A swarm of bees found Tuesday at Putnam City High School could be Africanized honey bees, an Oklahoma State University professor said.
The discovery of the bees caused a freshman baseball game to be canceled and a softball game to be moved to another school, Putnam City Public Schools spokesman Steve Lindley said.
The bees were at the high school baseball and softball fields. No students were injured, though several staff members were stung. The bees were killed by an exterminator. Students were kept away from the field Wednesday.
Oklahoma State University entomologist Phillip Mulder said the bees could be Africanized honey bees, which were first found in Oklahoma in 2004 and in Oklahoma County in 2005. He said school officials were correct to be cautious.
“It's a good idea for people to presume they are dealing with Africanized bees in counties where they are known to exist,” he said.
Africanized honey bees are the result of cross breeding between African honey bees and European honey bees in South America in the late 1950s. Mulder said the goal was to produce a bee that could be competitive and produce honey in a tropical environment. Eventually there was an accidental release of about 20 queens.
“And they've been moving this way ever since,” Mulder said.
About the bees
Africanized honey bees are known to be more forceful in defending their hives but are not necessarily more aggressive than other honey bees away from their hives or swarms.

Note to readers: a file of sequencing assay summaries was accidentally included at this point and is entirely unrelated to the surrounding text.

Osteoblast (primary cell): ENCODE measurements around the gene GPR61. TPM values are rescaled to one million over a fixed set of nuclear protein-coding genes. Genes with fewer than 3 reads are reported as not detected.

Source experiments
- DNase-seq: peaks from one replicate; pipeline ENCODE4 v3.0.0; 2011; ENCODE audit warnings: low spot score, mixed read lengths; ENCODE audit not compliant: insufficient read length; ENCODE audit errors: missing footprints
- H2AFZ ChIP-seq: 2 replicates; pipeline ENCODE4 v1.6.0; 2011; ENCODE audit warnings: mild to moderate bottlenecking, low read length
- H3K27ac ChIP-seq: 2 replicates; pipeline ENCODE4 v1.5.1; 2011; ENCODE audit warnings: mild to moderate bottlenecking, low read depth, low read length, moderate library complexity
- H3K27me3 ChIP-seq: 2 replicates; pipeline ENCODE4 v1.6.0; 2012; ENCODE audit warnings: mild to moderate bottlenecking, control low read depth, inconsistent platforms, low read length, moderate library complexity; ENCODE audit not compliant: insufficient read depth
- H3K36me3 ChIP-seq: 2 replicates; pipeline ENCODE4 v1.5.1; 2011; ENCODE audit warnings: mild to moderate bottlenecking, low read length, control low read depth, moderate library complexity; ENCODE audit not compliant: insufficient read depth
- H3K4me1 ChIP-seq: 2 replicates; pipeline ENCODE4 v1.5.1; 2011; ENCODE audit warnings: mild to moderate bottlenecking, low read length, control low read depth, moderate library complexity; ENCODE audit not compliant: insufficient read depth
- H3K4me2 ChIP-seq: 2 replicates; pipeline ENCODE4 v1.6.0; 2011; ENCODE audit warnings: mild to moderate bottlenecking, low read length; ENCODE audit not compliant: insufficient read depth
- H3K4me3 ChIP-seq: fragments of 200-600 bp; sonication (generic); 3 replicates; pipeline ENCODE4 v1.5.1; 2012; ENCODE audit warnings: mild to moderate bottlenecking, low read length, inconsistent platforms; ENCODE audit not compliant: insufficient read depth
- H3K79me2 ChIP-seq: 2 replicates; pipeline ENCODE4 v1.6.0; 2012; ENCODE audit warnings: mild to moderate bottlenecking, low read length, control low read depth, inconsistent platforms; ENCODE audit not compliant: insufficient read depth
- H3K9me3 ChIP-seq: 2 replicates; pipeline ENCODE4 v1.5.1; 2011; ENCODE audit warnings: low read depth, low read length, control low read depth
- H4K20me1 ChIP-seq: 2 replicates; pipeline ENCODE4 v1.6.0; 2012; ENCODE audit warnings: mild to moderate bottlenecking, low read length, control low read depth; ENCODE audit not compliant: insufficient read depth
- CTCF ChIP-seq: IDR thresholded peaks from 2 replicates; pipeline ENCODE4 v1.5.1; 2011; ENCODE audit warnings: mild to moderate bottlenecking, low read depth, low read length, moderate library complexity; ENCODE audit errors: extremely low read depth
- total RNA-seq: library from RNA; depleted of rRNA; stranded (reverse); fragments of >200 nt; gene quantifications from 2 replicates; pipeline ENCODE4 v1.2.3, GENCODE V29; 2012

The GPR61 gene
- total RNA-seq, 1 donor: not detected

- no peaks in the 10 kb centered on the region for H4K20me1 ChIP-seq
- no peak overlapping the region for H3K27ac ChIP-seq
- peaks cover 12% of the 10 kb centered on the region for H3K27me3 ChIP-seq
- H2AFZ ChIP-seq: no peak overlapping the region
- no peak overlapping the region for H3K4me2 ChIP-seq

“Africanized honey bees will defend their colony because that's where their livelihood exists,” he said. “Studies have shown they are six times more aggressive than European honey bees. They will chase you further and will attack in more numbers and with more vigor.”
But the term killer bees is a misnomer, Mulder said. Like their European cousins, Africanized bees only have one stinger and die after using it. Their venom is no more or less toxic than that of other bees.
Mulder said he is not aware of any deaths caused by Africanized honey bees in Oklahoma. There were some hospitalizations when the bees were first found in Jackson and Tillman counties.
Most swarms are made up of 2,000 to 6,000 bees. A colony can contain up to 60,000 bees. When people encounter a swarm or colony at their home, they should call a professional exterminator, Mulder said.
“Don't throw things at the swarm, and don't take noisy equipment like lawn mowers or chain saws around it,” he said. “If they begin to attack and you run, don't jump into a pond, because they will wait for you. The best thing to do is be cautious and get inside as fast as you can.”